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There, you've done it again. You haven't even looked up the examples I gave and there you've put your foot in your mouth. As it turns out we have found many species of Dinosaurs with feathers. You would do well to do the research next time ;) .
<a href="http://en.wikipedia.org/wiki/Feathered_dinosaur" title="http://en.wikipedia.org/wiki/Feathered_dinosaur">http://en.wikipedia.org/wiki/Feathered_dinosaur</a>
And you're right, absolutely about arranging bones and interpreting what ever you want. I agree that's how things were done 80-100 years ago... some were even broken to fit. But that's not acceptable anymore. Every bit of paleontology is peer reviewed now and scrutinized. Fakers are outed and made example of by their own colleagues. It's rare to simply interpret what you want to see anymore... you have to prove why you believe it to be so... or you'll lose credibility! And credibility is everything when you're a scientist. That's why we have what's called "Disclosure". It's so that other Scientists can repeat your experiments. That way if there are errors, they'll be found by someone else and again, you'll be outed and lose credibility! I wish it was as easy as just being able to say what ever you want, but it's not... see in real science there's always someone out there trying to prove you wrong.
DNA is actually our best friend by the way... see you forget things like Endogenous retroviruses and Pseudogenes, just two more examples of how we use DNA testing aside from the four I already provided. A quick read would do you well. See, since DNA testing so often meets with so much skepticism we've developed half a dozen different tests to confirm what one or more might not be covering. See, we have every door covered because when someone goes and says "Yeah, but the proteins prove nothing..." then we can still say "but yeah, we tested the ribosomal RNA too and guess what?!". See, you assume we only do one test per sample... but we don't! Each sample is subjected to a battery of tests.
<a href="http://en.wikipedia.org/wiki/Evidence_of_common_descent" title="http://en.wikipedia.org/wiki/Evidence_of_common_descent">http://en.wikipedia.org/wiki/Evidence_of_common_descent</a>
And you can't have Evolution between kinds! You just proved you don't know anything about how evolution works. Again, research is key.
Evolution is modification via common decent.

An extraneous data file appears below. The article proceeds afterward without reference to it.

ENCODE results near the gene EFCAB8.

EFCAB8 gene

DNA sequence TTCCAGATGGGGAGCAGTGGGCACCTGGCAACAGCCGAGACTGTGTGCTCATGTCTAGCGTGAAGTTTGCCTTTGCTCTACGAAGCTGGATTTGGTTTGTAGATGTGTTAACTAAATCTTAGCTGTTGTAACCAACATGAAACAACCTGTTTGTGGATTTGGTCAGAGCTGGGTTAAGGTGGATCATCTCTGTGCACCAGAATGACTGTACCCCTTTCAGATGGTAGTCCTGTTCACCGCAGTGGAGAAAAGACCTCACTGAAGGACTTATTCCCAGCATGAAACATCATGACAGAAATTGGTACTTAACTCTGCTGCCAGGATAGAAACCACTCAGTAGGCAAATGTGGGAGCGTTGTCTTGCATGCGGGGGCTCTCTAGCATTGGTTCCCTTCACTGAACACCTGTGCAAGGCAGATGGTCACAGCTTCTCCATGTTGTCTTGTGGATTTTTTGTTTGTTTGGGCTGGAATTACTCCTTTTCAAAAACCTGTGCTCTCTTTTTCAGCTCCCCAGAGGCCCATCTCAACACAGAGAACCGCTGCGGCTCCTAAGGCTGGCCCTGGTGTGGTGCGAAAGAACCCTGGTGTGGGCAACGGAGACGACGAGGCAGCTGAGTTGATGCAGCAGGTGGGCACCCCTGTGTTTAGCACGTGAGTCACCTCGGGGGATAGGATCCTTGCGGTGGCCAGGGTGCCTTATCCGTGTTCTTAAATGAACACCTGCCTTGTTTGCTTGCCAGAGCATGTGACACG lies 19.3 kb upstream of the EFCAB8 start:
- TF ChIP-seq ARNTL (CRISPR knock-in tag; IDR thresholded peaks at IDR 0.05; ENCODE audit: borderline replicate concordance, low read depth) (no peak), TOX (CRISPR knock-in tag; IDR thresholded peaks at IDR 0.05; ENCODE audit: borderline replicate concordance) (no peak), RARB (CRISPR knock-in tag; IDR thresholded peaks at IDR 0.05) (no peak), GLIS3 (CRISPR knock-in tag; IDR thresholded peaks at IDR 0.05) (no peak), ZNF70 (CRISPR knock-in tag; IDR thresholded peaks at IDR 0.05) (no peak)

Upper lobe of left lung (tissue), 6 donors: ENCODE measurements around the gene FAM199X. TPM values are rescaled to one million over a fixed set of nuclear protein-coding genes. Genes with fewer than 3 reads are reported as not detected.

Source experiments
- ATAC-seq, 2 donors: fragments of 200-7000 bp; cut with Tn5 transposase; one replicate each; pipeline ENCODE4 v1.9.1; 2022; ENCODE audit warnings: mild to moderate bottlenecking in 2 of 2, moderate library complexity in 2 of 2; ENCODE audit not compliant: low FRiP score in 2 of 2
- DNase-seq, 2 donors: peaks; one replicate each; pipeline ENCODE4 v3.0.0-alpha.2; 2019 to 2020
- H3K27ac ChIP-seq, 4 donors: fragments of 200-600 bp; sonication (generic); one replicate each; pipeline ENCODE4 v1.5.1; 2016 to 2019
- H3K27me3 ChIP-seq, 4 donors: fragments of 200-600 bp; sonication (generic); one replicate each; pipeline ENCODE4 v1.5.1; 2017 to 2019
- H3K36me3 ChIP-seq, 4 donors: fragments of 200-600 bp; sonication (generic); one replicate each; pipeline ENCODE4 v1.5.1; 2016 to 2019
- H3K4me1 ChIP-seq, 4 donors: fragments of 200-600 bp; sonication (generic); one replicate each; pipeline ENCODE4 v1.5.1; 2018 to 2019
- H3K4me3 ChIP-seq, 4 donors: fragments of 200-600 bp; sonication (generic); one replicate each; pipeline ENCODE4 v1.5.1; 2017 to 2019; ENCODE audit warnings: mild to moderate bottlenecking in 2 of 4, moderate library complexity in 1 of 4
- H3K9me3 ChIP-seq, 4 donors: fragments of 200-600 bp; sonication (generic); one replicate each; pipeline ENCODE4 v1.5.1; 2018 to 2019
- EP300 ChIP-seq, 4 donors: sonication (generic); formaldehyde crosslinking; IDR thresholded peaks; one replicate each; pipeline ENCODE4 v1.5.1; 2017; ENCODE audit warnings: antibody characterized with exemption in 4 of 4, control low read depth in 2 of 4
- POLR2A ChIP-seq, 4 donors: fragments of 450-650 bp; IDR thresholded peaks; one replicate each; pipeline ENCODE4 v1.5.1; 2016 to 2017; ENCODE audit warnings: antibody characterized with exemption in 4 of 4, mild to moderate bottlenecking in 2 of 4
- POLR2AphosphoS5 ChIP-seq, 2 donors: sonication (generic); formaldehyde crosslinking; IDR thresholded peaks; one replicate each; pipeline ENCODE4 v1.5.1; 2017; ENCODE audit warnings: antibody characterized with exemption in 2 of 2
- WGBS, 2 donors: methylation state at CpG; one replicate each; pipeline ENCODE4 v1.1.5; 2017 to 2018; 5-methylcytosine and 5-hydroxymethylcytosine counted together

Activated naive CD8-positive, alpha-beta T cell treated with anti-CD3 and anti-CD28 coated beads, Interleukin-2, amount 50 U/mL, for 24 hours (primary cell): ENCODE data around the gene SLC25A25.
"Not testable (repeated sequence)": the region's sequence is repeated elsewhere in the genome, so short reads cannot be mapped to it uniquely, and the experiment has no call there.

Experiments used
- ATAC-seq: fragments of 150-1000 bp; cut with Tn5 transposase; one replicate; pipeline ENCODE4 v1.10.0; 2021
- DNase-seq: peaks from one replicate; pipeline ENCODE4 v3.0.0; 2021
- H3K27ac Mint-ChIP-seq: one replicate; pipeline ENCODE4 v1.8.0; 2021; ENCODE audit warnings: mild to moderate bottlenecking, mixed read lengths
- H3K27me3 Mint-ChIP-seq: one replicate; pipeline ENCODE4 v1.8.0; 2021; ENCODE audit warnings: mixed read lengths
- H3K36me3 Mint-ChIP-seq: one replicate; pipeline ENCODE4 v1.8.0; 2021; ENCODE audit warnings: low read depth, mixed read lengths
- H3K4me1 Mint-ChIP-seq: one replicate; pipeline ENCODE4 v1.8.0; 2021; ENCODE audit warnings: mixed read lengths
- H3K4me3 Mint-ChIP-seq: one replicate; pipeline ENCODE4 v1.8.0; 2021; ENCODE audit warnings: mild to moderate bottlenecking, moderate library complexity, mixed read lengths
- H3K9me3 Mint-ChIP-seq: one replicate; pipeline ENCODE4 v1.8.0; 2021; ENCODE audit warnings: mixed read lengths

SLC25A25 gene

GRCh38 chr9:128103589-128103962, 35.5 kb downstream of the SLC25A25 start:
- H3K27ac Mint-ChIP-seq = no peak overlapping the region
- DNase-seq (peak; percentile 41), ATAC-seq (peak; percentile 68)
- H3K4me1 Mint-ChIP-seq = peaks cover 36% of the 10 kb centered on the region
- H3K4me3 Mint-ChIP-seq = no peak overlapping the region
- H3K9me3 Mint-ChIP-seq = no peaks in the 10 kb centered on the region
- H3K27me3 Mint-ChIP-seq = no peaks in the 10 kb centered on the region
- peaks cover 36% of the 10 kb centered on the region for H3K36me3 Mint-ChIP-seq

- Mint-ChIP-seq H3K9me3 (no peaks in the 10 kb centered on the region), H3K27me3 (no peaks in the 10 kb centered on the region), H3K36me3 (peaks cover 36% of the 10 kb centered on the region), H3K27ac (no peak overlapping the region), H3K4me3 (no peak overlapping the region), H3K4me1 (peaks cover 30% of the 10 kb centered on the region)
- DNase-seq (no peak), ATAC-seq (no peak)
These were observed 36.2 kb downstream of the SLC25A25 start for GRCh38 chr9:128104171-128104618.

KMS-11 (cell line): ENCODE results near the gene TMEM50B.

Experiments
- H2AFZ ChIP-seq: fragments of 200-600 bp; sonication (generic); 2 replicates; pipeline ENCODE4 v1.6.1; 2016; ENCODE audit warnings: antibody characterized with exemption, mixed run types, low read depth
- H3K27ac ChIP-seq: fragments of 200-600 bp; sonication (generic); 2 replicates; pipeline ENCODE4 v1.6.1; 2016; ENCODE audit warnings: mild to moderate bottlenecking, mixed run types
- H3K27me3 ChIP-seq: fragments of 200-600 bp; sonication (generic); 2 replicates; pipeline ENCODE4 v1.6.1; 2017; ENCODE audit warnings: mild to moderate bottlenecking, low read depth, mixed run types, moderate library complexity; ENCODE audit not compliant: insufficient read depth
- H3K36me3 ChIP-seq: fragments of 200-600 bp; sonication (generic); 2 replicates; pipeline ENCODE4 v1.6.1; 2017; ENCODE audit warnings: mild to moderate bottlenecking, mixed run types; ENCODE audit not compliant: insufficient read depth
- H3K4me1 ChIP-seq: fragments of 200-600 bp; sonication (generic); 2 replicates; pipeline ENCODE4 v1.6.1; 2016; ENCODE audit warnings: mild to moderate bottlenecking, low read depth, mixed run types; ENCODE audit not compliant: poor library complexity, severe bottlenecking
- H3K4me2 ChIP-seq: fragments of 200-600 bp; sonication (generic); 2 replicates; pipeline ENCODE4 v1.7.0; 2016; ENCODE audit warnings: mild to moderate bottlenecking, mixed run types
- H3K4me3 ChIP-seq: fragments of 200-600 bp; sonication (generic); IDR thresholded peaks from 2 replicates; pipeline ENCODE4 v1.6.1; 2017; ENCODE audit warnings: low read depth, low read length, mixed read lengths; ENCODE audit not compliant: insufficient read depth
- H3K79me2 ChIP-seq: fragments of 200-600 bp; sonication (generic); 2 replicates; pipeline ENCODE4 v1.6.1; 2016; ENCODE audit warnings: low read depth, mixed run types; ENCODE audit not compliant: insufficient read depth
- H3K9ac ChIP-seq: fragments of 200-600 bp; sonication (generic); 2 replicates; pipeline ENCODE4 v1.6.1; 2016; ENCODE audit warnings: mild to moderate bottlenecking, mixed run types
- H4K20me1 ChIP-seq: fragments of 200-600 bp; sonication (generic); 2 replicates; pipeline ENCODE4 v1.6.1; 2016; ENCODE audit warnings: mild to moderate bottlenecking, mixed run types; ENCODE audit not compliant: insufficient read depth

A slightly longer version is that in order for an animal to have a significant influence over evolution it must produce at least two or more offspring who each must produce at least two or more offspring and so on. If the specific mutations of an animal are passed on with enough succession to distinctly differentiate the new emerging population bearing that trait unique to it's own also distinct geographical habitat or breading habits then it can be defined as a subspecies. If that population continues to diverge such that it is chemically infertile with the population with which it diverged and to any sister population then it will be categorized as it's own species. Over time these species might also become physically unique such that they are physically and therefore noticeably different from other related species.
See, a mammal will never have Feathered Wings because evolution doesn't allow that. A population can only build on the traits of it ancestors. See, another good way to explain it is "Variable proportion and modification compiled upon successive tiers of common decent". Which is why Birds are still Tetrapods!
And you still haven't told me what a "Kind" is or why the fossil record doesn't reflect any of you "Kinds". If it were open to interpretation your "Kinds" should be obvious in the fossil record, so where are they?
One last thing on DNA... you mentioned a gain of genetic information... 99% of the human genome is waste and does nothing accounting for only 1% that actually does anything. A puffer fish has no junk DNA at all... every bit is useful... and a grain of rice, just one grain, actually has more "Genetic Information" than the whole of your entire human body. So where is it written that genetic information had to be added to evolve new species? Again, Modification via Common Decent!
You can't get something new in evolution with out first modifying what you already have.
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